Pine nuts are not technically a nut, but rather the edible seeds of the pine tree genus, which have been consumed in Asia and Europe since Palaeolithic times. They can be eaten as a snack, and added to fish, meat, vegetable dishes, salads and bread. Pine nuts are an essential component of the favourite basil sauce, Italian pesto.
There is between 10 and 34% of protein in a pine nut, depending on the species, and they contain some dietary fibre. They are high in fats, but notably in the mono-unsaturated fatty acids, such as oleic acid, which help to reduce low-density lipoprotein (LDL) cholesterol and to increase high-density lipoprotein (HDL) cholesterol, making them valuable in the treatment of cardiovascular disorders.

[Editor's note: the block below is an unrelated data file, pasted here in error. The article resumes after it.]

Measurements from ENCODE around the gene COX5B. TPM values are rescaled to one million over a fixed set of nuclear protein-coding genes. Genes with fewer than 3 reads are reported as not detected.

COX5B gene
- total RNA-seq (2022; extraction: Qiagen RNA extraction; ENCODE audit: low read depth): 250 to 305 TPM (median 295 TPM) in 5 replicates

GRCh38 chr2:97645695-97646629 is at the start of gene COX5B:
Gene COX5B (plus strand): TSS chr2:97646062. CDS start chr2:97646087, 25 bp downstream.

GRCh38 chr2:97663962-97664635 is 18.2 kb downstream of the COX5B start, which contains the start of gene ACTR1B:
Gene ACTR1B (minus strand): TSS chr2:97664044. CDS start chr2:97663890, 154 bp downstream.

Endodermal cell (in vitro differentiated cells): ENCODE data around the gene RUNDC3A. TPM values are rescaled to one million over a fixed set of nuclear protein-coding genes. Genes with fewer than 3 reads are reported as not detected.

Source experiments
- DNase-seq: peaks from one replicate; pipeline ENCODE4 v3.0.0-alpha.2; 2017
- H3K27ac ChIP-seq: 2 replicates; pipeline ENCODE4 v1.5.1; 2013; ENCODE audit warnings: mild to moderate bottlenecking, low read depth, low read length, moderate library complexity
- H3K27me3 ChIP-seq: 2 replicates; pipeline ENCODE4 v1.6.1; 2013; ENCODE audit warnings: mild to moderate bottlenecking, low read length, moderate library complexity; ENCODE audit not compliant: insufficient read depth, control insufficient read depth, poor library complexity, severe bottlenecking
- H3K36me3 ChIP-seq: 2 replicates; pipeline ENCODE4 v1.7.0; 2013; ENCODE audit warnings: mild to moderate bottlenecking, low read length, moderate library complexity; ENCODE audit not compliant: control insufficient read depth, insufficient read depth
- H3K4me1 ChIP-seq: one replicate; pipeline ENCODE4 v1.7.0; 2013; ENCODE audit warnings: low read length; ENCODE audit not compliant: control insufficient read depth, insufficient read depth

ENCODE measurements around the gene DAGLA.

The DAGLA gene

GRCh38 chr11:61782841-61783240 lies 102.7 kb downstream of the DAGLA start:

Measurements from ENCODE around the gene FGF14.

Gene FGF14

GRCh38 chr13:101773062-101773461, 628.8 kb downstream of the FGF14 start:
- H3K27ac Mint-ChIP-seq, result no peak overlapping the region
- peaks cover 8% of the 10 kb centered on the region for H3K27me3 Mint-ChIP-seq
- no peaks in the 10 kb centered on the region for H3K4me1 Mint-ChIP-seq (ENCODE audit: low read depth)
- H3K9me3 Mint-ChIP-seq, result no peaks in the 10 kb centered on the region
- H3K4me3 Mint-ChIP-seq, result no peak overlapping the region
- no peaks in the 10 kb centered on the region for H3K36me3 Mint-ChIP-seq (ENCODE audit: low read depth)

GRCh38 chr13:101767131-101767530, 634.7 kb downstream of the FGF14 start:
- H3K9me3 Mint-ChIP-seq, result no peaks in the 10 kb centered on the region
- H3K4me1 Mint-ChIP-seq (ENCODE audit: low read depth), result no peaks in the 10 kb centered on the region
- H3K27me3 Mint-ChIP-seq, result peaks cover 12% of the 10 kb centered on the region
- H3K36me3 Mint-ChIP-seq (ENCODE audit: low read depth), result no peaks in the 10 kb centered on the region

Pine nuts also contain the unique pinolenic acid, an omega-6 essential fatty acid, which has been found by researchers to trigger the release of enzymes which suppress hunger, and could thus have great potential for weight loss diets.
They are also an excellent source of the B complex vitamins and vitamin E, a powerful antioxidant which protects cells from harmful free radicals; and many minerals, including phosphorus, magnesium, zinc, selenium, and especially the free-radical scavenging antioxidant, manganese.